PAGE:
Hazing News

LSU Task Force takes students to task

In an attempt to change University Greek Life culture, the LSU Task Force on Greek Life Wednesday (Jan. 24) proposed possible policy changes in its first meeting of 2018.

Those changes include mandatory random drug testing for Greek students, developing an amnesty policy, developing a broader definition of hazing, requiring all chapters to have an advisory board and a four-year review cycle for organizations.

“A few more rules and regulations is not going to change the culture,” said chairman Rob Stuart. “It boils down to lack of personal accountability.”

Stuart said the task force would need to have a “full debate” about the legality of mandatory random drug testing.  He said the council would have to spend some time “understanding the legalities” of random drug testing.

“Clearly, those who are advocating drug testing are really thinking in terms of rehabilitation,” Stuart said. “That will be a healthy discussion.”

In addition to these potential policy changes, which Stuart said came from a number of different sources, membership contracts were also presented as a method for holding students accountable. Stuart said that membership contracts have been effective at other universities, and a few of the stipulations of the contract would include a code of conduct, behavioral expectations and expulsion from the fraternity if a member refuses to sign.

LSU’s Greek Life Task Force met in the Student Union to consider possible random drug testing and other measures. (Isabella Allen, The Daily Reveille)

The Greek Life Task Force is also considering sweeping changes to the new member recruitment and education process. Stuart emphasized an alcohol and drug-free recruitment process, in addition to lessening the time it takes new members to join an organization. Maintaining a web portal for prospective members that displays chapter GPA, five-year disciplinary history and philanthropic and community service methods were also on the list of potential changes that the group is considering.

Following the death of Phi Delta Theta pledge Maxwell Gruver, the LSU Greek Alumni Unity Council was formed. The council, represented by Tommy Bernard, call themselves the “definitive voice for LSU Greek alumni committed to eliminating hazing and substance abuse.” Of the 40 fraternities and sororities on campus, 37 Greek organizations have joined the council.

Bernard said if Greek organizations are not satisfied with the policy changes proposed, they can “leave campus.” The council presented a detailed list of policy changes to the task force.

“[Our] bigger issues emanate from the IFC council,” Bernard said.

Maxwell Gruver's mom calls LSU student's death a murder

Maxwell Gruver’s mom calls LSU student’s death a murder

The parents of 18-year-old Maxwell Gruver are encouraging students to speak out against hazing.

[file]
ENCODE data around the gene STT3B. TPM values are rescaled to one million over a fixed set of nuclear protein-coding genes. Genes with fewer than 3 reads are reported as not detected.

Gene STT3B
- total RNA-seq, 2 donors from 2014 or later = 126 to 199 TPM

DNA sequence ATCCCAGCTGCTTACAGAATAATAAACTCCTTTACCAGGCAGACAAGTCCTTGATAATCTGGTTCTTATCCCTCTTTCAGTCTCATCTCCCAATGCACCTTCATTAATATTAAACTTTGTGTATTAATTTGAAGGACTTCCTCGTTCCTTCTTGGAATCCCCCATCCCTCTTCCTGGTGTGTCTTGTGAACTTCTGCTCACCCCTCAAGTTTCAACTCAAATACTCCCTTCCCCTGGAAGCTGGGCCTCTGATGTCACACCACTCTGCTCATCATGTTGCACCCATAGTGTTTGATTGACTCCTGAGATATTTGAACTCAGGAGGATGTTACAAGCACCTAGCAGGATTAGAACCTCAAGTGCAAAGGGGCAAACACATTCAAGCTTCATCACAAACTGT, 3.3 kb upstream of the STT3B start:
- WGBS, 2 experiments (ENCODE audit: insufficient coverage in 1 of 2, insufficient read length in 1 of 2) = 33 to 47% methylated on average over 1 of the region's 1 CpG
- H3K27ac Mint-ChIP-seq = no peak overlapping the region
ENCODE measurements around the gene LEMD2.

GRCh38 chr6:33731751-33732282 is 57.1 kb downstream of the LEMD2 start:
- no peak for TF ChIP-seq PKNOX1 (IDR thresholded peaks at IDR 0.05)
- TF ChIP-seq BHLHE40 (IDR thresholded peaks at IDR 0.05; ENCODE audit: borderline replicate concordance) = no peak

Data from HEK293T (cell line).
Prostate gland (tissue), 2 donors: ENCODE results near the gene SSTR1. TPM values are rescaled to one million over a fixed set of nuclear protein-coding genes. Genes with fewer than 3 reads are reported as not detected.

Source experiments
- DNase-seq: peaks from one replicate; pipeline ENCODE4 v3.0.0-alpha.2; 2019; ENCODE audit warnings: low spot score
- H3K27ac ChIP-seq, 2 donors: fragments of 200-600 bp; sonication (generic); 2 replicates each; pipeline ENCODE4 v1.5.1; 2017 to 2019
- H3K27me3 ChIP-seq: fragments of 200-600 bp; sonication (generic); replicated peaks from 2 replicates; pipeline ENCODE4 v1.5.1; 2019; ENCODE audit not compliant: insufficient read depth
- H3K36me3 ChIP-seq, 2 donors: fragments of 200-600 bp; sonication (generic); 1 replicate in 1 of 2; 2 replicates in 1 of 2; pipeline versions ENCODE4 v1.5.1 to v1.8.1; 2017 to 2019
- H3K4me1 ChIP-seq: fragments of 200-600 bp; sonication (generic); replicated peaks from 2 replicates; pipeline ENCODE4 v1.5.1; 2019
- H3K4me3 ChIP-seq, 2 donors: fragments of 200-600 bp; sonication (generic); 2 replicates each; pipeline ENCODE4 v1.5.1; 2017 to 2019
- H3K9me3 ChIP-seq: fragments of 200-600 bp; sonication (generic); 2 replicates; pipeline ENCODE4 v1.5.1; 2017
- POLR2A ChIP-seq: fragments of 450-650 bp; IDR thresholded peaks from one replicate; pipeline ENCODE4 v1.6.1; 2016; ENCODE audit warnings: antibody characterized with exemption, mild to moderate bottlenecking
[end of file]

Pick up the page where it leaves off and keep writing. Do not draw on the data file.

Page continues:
The Council’s mission to enforce a  “holistic cultural change”  involves eliminating all forms of hazing, curbing high risk drinking, reducing illegal drug use and reducing sexual misconduct. Bernard noted it would take education training, accountability, transparency and communication to yield the desirable results.

“Underage and high risk drinking will be the most difficult,” said Bernard, who suggests the policy changes include the use of law enforcement.

Other policy changes suggested by the council include moving Greek tailgaters from the Parade Ground to their respective chapter houses. A 3-guest-to-1-member ratio was suggested for parties at chapter houses.

“Too many unrealistic policies will doom the system to failure,” Bernard said.

Bernard plans on taking a signed copy of the Council’s recommended policy changes to LSU President F. King Alexander and Gov. John Bel Edwards. Next week, the group plans on laying out the full recommendations and policy changes, which they plan to present to Alexander on Feb. 21, Stuart said.-Alden Ceasar, LSU Daily Reveille

By Hank Nuwer

Journalist Hank Nuwer is the Alaska author of Hazing: Destroying Young Lives; Broken Pledges: The Deadly Rite of Hazing, High School Hazing, Wrongs of Passage and The Hazing Reader. In April of 2024, the Alaska Press Club awarded him first place in the Best Columnist division and Best Humorist, second place.

He has written articles or columns on hazing for the Sunday Times of India, Toronto Globe & Mail, Harper's Magazine, Orlando Sentinel, The Chronicle of Higher Education and the New York Times Sunday Magazine. His current book is Hazing: Destroying Young Lives from Indiana University Press. He is married to Malgorzata Wroblewska Nuwer of Warsaw, Poland and Fairbanks, Alaska. Nuwer is a former columnist for the Greenville (Ohio)Early Bird and former managing editor of the Fairbanks Daily News-Miner in Alaska.
Nuwer was named the Ohio Society of Professional Journalists columnist of the year in 2021 for his “After Darke” column in the Early Bird. He also won third place for the column in 2022 from the Indiana chapter of the Society of Professional Journalists. He and his wife Gosia, recently of Union City, Ind., have owned 20 acres in Alaska for many years. “The move is a sort-of coming home for us,” said Nuwer. As a journalist, he’s written about the Alaskan Iditarod sled-dog race and other Alaska topics. Read his musings in his blog at Real Alaska Daily-- and in his weekly column "Far from Randolph" in the Winchester Star-Gazette of Randolph County, Indiana.

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